Things change; we usually never appreciate what we have until it's gone, while we can be struck with immediate despair and utter destruction of everything we've come to know and love in a heartbeat -- and with that, we begin today with all prayers heading in one direction, and that is south -- to Haiti.
And if history reminds us of anything, it is that we are lucky enough to live in the most compassionate and gracious country that has ever lived.
Oh sure, rumor has it that China got there first -- so let us stop for a moment in thanks and praise that they felt the need to mobilize any humanitarian efforts at all, huh? Wonders never cease.
Only thing is, WE -- as in the US of A -- were already there.
United States missionaries, one's like Christian Aid who have had a presence since the 1950's somewhere around the world, are mobilized every day, and currently lay in ruin along with the Haitians.
Not everything goes as planned, however, and not everything is fully understood -- even when missionaries come with good intentions; I stumbled upon a very interesting blog, Haiti Innovation, that gives us another point of view and experience worthy of a read -- and just as worthy were the comments subsequently attached. There is always multiple points of light to the same story...always.
My last couple of days have been pretty much lost in a technological black hole; of course, it can't even come close to the trials and unbearable destruction going on in Haiti, so with that G should just shut up. But since it all started while I was gallivanting around the net to find information on Haiti and it's people and it's issues, I think I'm gonna go there anyway -- if only for a moment.
While searching for insight, my fingers innocently marched over a firewall and into dangerous territory; somehow, some way, I was immediately overwhelmed and attacked from all sides. After spending hours trying to take it all back, trying to find a way to wish it all away -- in the end, my entire computer crashed and burned and there was nothing I could do about it.
The thing is, even when imminent danger could be foreseen, as in Katrina, as in this earthquake in Haiti -- we may not get everything right in our actions or response -- both individually and collectively. Apparently, scientists predicted a disaster looming to this extent back in 2008, but what do you do with that kind of information in a country already so destitute? How did the powers that be respond? How did they prepare their people, as if they really cared?
Haiti's reputation of corruption, in a land of the poorest of the poor, is all we know about this country; it is the reason we have the umpteen christian organizations, and Doctors Without Borders, and any other group destined to help change the world down there in the first place. Two million people lived around the Port Au Prince area -- and the same two million people nearly died all in a matter of minutes.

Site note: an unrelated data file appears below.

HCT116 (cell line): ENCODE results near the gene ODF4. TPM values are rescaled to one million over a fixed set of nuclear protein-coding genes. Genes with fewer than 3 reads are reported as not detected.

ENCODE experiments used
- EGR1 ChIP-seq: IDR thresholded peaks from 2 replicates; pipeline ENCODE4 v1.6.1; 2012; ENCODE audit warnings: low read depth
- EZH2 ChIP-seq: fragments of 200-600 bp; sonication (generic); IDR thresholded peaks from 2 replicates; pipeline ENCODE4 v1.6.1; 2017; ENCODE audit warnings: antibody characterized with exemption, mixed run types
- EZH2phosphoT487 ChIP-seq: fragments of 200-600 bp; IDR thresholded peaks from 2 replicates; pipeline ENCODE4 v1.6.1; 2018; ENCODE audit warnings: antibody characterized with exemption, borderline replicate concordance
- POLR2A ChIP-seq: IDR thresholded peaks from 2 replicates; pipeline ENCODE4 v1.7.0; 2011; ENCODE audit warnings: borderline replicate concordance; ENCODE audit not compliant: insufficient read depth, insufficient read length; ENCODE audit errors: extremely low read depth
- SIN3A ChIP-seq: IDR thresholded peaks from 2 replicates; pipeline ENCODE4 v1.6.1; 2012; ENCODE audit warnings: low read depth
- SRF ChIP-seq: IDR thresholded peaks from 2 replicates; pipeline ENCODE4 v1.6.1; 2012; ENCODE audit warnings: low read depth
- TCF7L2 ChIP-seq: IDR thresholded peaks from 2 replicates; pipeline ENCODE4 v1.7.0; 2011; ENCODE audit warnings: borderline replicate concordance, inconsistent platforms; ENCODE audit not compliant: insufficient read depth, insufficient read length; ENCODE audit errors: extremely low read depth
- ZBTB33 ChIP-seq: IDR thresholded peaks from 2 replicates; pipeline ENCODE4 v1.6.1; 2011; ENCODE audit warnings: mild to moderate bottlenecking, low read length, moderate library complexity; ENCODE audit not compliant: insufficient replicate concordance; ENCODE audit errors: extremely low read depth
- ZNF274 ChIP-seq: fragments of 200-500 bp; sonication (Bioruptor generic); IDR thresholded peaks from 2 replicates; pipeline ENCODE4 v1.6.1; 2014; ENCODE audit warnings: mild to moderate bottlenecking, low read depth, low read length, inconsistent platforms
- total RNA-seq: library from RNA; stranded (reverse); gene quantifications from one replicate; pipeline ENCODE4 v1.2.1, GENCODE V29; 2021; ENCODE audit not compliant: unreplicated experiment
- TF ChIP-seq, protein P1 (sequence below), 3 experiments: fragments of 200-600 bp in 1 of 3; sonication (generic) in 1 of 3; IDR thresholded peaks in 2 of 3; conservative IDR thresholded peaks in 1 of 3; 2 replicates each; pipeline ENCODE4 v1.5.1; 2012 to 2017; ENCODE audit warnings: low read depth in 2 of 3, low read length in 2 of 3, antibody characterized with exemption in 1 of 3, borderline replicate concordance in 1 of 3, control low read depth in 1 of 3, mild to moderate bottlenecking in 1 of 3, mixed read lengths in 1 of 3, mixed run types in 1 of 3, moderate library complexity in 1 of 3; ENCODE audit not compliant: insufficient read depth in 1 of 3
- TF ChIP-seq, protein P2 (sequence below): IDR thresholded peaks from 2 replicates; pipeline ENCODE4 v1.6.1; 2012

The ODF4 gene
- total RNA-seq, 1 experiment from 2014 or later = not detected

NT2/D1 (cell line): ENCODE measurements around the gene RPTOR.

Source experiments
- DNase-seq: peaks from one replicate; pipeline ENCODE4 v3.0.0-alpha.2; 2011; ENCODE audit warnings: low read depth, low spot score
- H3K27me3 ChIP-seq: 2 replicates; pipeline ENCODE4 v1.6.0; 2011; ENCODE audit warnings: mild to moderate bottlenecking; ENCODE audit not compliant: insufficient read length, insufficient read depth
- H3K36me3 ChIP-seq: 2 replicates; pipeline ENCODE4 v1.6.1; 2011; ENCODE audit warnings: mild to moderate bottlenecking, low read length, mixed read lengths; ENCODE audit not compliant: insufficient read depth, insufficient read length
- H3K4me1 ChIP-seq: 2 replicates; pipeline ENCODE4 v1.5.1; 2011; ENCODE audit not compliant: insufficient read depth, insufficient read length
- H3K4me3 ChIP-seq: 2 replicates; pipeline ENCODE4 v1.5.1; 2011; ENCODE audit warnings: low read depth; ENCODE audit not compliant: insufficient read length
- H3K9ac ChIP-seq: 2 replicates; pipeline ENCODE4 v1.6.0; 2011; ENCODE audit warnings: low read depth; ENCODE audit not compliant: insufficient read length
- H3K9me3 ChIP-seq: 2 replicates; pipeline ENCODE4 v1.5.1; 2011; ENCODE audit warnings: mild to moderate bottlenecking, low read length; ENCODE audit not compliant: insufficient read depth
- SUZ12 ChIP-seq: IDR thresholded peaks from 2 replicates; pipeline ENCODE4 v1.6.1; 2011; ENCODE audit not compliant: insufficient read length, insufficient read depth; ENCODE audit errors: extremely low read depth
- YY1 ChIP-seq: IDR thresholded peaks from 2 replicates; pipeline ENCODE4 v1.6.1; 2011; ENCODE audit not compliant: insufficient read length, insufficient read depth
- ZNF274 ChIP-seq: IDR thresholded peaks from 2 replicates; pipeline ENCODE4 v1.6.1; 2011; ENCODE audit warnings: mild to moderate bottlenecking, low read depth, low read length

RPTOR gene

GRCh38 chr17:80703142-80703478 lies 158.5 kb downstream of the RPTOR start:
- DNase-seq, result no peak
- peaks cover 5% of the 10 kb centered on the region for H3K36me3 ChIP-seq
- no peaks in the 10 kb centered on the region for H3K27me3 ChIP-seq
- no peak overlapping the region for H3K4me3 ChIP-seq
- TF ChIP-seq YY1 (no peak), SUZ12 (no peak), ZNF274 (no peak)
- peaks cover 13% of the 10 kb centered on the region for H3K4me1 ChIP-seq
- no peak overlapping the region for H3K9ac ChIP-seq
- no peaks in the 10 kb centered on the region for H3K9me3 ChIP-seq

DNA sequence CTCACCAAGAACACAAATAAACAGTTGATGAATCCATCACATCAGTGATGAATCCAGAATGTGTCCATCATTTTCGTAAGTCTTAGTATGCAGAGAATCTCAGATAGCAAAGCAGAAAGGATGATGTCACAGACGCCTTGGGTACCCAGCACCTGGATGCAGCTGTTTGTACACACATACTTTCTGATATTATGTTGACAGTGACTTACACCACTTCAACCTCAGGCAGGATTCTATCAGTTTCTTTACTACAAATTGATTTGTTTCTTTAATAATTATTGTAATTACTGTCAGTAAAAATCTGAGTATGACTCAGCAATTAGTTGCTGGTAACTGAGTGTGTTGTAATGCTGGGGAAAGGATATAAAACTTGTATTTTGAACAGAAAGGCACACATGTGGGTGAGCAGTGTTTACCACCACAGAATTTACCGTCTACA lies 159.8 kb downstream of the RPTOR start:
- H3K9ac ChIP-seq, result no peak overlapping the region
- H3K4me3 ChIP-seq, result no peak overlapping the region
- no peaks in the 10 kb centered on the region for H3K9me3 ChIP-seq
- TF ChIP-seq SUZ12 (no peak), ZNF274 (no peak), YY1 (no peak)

I didn't realize until Wednesday that nearly 90% of all schools are privately held, non-public, entities provided by the missionaries large and small, many of them through a religious affiliation, which is why some of the early pictures out of Haiti showed children in uniforms of plaid skirts and white blouses in tears.
I didn't realize until Wednesday that if they are going to rebuild anything using wood, they will have to import the two by fours as the surrounding forests are all but gone; a system respecting the dynamics of replenishment and conservation, or planting a tree for every one cut down, seems to be non existent.
I didn't realize until Wednesday that there are people, like Joel Trimble, who have worked in Haiti for 34 years as a missionary -- an example of just one person bringing a sign of hope and perhaps a few blankets, books, and new beginnings for a land where leadership is nowhere to be found.
It must be nice to be President of the United States, you know, to be able to drop a pledge of 100 million dollars in aid on a moments notice -- to be able to deploy a half dozen ships and troops numbering in the thousands, including a fully operational and sea worthy hospital with the ability to hold thousands and bring immediate surgical aid or simply band-aids and plenty of TLC. It must be nice.
You kinda like your job now, huh?
It must be nice to be able to take over all air traffic control and logistics requiring the transport and distribution of supplies directly to the people, as in placing the USS Carl Vinson right off the port and slightly to the left of the island. That is some kind of super-fly, super-carrier, isn't it. It must be nice.